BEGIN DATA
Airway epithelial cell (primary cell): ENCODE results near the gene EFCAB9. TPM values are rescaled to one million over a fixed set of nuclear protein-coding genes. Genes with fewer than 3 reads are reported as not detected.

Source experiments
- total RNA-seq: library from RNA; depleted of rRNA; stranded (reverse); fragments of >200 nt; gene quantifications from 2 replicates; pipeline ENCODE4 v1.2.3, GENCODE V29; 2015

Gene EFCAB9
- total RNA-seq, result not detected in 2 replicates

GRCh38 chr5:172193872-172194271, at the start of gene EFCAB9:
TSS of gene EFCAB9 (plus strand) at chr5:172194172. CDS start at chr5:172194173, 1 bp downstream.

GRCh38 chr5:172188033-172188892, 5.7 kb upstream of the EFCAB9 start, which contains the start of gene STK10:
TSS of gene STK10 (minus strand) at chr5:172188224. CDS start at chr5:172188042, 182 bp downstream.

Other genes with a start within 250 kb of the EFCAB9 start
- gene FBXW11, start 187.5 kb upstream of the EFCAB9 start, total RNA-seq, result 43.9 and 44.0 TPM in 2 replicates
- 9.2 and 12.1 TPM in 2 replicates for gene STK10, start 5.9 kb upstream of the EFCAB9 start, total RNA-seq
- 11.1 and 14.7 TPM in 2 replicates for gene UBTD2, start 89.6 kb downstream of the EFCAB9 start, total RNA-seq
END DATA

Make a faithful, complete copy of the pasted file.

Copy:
Airway epithelial cell (primary cell): ENCODE results near the gene EFCAB9. TPM values are rescaled to one million over a fixed set of nuclear protein-coding genes. Genes with fewer than 3 reads are reported as not detected.

Source experiments
- total RNA-seq: library from RNA; depleted of rRNA; stranded (reverse); fragments of >200 nt; gene quantifications from 2 replicates; pipeline ENCODE4 v1.2.3, GENCODE V29; 2015

Gene EFCAB9
- total RNA-seq, result not detected in 2 replicates

GRCh38 chr5:172193872-172194271, at the start of gene EFCAB9:
TSS of gene EFCAB9 (plus strand) at chr5:172194172. CDS start at chr5:172194173, 1 bp downstream.

GRCh38 chr5:172188033-172188892, 5.7 kb upstream of the EFCAB9 start, which contains the start of gene STK10:
TSS of gene STK10 (minus strand) at chr5:172188224. CDS start at chr5:172188042, 182 bp downstream.

Other genes with a start within 250 kb of the EFCAB9 start
- gene FBXW11, start 187.5 kb upstream of the EFCAB9 start, total RNA-seq, result 43.9 and 44.0 TPM in 2 replicates
- 9.2 and 12.1 TPM in 2 replicates for gene STK10, start 5.9 kb upstream of the EFCAB9 start, total RNA-seq
- 11.1 and 14.7 TPM in 2 replicates for gene UBTD2, start 89.6 kb downstream of the EFCAB9 start, total RNA-seq